I have just finished a short book by Salman Rushdie entitled Home. Rather than being an independent piece, it consists of a number of essays culled from his other published works, all of which have a focus on this subject of what it means to be at home or to have a home. That puts it at an interesting intersection, between an introduction to an author’s style and musings on a theme. For the publisher – Penguin, as part of their Vintage Minis collection – that is a splendid wheeze, pinning two distinct baits to the same hook. It is a also a good choice for libraries, creating a more public profit, and that is where I came across it.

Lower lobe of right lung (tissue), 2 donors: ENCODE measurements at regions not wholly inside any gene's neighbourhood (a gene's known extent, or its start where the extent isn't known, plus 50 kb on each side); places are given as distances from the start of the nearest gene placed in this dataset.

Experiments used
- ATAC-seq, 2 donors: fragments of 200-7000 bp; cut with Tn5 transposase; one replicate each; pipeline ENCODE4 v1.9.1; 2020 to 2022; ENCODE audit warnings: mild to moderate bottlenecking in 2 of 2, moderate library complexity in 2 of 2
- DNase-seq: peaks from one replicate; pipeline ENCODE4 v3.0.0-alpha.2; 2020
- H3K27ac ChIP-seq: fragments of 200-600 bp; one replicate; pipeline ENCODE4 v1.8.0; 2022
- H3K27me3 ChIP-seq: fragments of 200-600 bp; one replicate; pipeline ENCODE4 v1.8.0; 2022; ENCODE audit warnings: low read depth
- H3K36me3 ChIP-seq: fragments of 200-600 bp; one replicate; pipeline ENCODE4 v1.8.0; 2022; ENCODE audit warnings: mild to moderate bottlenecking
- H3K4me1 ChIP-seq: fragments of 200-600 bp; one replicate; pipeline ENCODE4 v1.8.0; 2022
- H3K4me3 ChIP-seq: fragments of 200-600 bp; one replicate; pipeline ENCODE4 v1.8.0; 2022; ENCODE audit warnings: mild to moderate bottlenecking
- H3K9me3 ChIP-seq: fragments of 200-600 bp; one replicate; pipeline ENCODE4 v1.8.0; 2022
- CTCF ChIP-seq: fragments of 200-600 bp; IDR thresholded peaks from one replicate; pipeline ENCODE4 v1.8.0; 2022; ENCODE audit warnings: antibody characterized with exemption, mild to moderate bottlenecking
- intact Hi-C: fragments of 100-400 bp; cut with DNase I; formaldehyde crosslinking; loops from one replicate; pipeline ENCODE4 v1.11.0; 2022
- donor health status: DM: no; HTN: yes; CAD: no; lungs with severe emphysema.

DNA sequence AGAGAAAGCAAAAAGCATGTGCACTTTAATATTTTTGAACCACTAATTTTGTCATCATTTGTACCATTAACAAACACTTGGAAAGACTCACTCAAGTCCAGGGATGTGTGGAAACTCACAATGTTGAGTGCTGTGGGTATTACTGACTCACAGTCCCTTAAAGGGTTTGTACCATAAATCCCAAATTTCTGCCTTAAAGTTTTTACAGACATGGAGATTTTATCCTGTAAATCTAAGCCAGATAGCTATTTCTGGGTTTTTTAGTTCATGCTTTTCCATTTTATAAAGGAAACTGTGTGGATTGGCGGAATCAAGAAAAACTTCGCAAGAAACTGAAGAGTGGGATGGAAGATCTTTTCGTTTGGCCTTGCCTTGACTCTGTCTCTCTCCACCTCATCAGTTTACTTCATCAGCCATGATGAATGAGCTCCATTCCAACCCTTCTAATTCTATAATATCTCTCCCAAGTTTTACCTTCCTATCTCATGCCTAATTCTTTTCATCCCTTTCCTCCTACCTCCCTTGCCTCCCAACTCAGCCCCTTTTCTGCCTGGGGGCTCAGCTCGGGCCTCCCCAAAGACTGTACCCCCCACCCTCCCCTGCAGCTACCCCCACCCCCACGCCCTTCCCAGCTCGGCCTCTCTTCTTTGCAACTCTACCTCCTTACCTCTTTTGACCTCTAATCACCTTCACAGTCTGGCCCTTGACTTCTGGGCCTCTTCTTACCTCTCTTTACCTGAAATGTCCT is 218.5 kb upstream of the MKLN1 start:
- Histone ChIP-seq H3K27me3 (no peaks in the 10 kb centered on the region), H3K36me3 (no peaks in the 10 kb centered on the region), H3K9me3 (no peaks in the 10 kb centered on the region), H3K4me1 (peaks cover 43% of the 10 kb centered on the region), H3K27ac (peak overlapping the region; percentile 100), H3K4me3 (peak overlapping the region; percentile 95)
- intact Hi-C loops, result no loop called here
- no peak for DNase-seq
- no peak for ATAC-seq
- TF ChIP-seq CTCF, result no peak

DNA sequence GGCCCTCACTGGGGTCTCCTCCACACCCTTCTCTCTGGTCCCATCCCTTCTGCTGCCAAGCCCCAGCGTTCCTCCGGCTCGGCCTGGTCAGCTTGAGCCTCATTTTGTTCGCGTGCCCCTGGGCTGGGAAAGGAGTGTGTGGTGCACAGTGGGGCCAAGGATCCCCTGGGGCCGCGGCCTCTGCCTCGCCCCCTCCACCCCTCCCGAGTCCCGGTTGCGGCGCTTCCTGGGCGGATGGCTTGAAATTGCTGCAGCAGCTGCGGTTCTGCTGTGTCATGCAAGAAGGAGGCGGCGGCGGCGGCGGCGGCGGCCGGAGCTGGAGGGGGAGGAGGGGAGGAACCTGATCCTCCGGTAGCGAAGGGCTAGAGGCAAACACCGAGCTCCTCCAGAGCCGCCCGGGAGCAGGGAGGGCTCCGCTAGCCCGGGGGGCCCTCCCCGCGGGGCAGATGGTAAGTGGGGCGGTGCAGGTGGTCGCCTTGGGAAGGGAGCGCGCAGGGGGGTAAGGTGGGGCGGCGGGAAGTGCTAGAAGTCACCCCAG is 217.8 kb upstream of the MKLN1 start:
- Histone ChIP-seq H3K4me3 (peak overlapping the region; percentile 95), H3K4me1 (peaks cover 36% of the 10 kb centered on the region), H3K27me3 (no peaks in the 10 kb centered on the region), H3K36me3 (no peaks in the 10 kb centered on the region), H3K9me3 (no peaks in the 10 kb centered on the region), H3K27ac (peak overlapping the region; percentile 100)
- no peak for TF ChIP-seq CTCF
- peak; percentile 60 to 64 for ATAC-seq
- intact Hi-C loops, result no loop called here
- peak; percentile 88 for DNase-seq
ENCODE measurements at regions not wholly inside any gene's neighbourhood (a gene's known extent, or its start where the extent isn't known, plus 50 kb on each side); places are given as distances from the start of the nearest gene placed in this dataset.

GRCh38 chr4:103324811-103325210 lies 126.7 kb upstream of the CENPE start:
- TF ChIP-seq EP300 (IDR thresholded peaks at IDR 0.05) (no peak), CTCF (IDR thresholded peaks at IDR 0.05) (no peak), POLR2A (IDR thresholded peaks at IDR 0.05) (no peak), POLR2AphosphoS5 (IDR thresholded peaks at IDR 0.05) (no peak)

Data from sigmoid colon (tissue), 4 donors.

Rushdie was born in India but educated in England. He writes as an emigrant and immigrant, aware that his sense of home cannot easily rest in just one place or the other. It makes for a stimulating read. Mind you (spoiler alert), the spell was dented when I glanced over the biographical thumbnail at the very end of the book, which concludes, “He lives primarily in New York”! I wonder if he feels at home there?